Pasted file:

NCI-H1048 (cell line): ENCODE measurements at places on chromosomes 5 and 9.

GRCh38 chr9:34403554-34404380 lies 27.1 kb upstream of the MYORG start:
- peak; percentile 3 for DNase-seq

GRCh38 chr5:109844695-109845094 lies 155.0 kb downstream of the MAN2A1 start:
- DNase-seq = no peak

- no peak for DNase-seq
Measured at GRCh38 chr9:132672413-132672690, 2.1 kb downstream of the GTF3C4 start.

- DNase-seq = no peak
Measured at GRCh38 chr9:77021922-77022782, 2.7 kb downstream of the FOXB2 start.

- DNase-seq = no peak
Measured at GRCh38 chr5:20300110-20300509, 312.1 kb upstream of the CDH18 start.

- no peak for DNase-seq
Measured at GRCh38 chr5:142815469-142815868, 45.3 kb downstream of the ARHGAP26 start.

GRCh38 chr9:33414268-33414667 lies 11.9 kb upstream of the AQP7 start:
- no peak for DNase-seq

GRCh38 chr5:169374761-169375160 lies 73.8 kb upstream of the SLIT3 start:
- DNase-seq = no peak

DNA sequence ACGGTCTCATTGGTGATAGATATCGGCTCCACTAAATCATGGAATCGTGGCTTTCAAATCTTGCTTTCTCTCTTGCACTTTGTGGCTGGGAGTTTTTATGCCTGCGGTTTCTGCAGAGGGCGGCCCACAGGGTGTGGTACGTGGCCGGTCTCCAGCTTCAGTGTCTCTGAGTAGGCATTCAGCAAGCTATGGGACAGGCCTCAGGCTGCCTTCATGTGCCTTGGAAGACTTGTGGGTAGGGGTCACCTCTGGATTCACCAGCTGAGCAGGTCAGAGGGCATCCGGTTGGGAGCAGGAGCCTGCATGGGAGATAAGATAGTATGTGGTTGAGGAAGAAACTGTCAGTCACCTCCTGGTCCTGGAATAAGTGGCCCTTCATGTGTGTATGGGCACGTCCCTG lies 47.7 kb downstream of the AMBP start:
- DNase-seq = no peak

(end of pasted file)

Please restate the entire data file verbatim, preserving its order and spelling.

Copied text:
NCI-H1048 (cell line): ENCODE measurements at places on chromosomes 5 and 9.

GRCh38 chr9:34403554-34404380 lies 27.1 kb upstream of the MYORG start:
- peak; percentile 3 for DNase-seq

GRCh38 chr5:109844695-109845094 lies 155.0 kb downstream of the MAN2A1 start:
- DNase-seq = no peak

- no peak for DNase-seq
Measured at GRCh38 chr9:132672413-132672690, 2.1 kb downstream of the GTF3C4 start.

- DNase-seq = no peak
Measured at GRCh38 chr9:77021922-77022782, 2.7 kb downstream of the FOXB2 start.

- DNase-seq = no peak
Measured at GRCh38 chr5:20300110-20300509, 312.1 kb upstream of the CDH18 start.

- no peak for DNase-seq
Measured at GRCh38 chr5:142815469-142815868, 45.3 kb downstream of the ARHGAP26 start.

GRCh38 chr9:33414268-33414667 lies 11.9 kb upstream of the AQP7 start:
- no peak for DNase-seq

GRCh38 chr5:169374761-169375160 lies 73.8 kb upstream of the SLIT3 start:
- DNase-seq = no peak

DNA sequence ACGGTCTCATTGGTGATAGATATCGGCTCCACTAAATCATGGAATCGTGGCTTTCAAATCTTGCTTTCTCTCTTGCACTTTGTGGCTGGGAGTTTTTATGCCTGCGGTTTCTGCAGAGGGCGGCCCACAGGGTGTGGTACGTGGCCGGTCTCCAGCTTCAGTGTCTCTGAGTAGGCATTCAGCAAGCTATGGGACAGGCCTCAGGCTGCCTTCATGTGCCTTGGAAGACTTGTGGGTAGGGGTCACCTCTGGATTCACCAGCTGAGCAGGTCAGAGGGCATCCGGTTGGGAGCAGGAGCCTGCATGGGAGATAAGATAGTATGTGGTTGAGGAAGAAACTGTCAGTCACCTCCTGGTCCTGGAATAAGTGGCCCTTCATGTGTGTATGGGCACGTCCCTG lies 47.7 kb downstream of the AMBP start:
- DNase-seq = no peak